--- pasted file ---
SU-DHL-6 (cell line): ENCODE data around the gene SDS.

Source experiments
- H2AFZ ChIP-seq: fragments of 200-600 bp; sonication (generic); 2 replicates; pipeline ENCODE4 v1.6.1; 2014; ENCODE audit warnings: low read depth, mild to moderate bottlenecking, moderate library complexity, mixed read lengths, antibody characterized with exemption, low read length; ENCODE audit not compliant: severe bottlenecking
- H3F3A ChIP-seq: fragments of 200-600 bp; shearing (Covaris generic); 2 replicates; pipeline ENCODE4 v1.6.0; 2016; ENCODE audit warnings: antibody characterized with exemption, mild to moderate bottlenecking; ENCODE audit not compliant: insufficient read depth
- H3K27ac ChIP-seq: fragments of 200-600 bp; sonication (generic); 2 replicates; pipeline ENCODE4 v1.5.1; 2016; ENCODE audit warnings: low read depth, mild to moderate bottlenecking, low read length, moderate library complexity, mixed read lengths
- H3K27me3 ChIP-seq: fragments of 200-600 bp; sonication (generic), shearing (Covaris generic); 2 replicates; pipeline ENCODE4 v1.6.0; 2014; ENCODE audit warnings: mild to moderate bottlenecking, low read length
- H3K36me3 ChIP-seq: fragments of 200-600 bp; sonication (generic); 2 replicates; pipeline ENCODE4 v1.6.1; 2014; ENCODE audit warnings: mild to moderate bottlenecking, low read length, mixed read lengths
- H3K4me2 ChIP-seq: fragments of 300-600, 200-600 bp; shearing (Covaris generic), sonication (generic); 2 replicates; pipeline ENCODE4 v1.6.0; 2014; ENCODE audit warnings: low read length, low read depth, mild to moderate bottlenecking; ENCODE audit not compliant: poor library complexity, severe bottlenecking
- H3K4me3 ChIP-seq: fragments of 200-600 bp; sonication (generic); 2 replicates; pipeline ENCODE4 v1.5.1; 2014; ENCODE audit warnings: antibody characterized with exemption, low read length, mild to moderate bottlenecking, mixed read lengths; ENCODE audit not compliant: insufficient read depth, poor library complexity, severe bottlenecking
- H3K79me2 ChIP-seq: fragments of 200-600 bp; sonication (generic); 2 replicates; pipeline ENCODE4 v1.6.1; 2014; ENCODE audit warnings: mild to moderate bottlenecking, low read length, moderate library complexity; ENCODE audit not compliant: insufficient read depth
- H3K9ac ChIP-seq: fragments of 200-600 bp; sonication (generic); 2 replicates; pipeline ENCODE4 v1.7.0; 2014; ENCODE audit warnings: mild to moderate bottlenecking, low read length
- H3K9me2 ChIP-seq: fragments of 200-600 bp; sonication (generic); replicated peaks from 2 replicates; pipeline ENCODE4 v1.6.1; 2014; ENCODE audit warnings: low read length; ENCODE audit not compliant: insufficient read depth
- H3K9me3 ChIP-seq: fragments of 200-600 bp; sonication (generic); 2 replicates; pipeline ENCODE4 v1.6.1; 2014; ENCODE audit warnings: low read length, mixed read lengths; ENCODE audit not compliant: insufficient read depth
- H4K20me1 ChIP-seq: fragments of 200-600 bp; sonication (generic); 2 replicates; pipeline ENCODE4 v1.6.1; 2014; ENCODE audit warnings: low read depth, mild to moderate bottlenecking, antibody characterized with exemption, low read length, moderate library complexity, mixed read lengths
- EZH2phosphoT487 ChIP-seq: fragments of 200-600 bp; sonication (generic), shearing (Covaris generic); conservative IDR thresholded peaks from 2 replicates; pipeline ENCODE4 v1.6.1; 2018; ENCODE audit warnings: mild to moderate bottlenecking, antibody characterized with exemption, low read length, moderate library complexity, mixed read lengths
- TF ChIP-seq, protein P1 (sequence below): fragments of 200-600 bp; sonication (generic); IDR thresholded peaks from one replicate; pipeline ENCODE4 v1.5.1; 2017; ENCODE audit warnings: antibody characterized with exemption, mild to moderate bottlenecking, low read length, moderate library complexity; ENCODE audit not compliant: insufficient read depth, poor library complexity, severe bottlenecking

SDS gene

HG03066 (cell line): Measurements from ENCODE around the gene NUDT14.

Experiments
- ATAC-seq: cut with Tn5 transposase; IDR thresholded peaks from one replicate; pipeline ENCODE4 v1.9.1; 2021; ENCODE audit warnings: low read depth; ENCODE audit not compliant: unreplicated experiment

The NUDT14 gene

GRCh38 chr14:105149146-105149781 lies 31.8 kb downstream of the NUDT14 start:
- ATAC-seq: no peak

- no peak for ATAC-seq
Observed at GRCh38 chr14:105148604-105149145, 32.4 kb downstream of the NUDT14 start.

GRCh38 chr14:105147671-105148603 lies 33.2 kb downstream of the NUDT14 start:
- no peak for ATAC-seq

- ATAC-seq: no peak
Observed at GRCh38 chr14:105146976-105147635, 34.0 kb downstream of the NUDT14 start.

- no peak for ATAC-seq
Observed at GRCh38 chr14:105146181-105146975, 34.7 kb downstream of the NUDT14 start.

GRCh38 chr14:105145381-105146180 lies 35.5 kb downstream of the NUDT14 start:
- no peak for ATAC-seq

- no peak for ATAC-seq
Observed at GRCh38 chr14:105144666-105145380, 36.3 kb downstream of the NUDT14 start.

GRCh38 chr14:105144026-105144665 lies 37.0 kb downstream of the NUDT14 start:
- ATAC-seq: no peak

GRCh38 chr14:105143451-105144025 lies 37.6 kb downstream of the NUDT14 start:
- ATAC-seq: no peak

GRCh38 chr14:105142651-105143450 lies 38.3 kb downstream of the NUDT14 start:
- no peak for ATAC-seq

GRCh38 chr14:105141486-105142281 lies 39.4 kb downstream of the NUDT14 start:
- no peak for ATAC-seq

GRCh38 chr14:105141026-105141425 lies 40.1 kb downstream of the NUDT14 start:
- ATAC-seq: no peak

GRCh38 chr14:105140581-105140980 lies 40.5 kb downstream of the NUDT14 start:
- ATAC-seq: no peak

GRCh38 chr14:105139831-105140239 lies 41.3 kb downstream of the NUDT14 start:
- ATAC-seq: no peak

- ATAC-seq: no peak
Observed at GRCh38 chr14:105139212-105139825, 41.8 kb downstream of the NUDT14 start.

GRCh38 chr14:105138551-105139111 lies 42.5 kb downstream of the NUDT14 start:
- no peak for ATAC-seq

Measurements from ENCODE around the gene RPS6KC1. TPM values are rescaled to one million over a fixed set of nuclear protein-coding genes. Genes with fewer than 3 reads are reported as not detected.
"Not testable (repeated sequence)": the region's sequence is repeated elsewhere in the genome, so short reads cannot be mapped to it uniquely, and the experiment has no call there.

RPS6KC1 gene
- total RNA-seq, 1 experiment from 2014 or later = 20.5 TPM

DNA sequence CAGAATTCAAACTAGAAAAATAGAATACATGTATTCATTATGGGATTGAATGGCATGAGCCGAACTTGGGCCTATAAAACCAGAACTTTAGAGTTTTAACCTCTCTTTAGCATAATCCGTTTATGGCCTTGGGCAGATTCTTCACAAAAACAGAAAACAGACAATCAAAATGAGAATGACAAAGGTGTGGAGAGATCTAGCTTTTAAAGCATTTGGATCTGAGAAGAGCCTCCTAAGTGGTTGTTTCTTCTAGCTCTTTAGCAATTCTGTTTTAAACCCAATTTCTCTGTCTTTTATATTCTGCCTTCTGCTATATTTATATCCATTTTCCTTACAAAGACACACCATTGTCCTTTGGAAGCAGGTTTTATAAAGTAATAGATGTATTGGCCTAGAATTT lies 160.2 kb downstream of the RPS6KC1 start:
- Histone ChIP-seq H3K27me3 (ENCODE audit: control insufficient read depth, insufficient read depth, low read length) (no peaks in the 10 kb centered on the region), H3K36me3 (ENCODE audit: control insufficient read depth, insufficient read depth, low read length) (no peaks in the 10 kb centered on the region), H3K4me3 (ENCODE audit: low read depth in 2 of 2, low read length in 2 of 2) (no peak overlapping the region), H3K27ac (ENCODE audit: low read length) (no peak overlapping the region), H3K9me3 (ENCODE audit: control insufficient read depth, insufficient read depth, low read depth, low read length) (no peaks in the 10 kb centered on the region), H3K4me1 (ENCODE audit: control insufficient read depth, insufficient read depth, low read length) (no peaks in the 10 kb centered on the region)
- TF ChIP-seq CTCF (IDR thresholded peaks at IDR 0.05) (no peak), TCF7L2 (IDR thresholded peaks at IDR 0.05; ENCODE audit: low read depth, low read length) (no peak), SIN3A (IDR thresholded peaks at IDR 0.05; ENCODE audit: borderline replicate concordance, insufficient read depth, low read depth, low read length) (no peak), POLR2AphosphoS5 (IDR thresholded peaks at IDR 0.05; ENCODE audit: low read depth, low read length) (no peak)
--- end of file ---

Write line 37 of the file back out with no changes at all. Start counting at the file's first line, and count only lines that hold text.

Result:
- ATAC-seq: no peak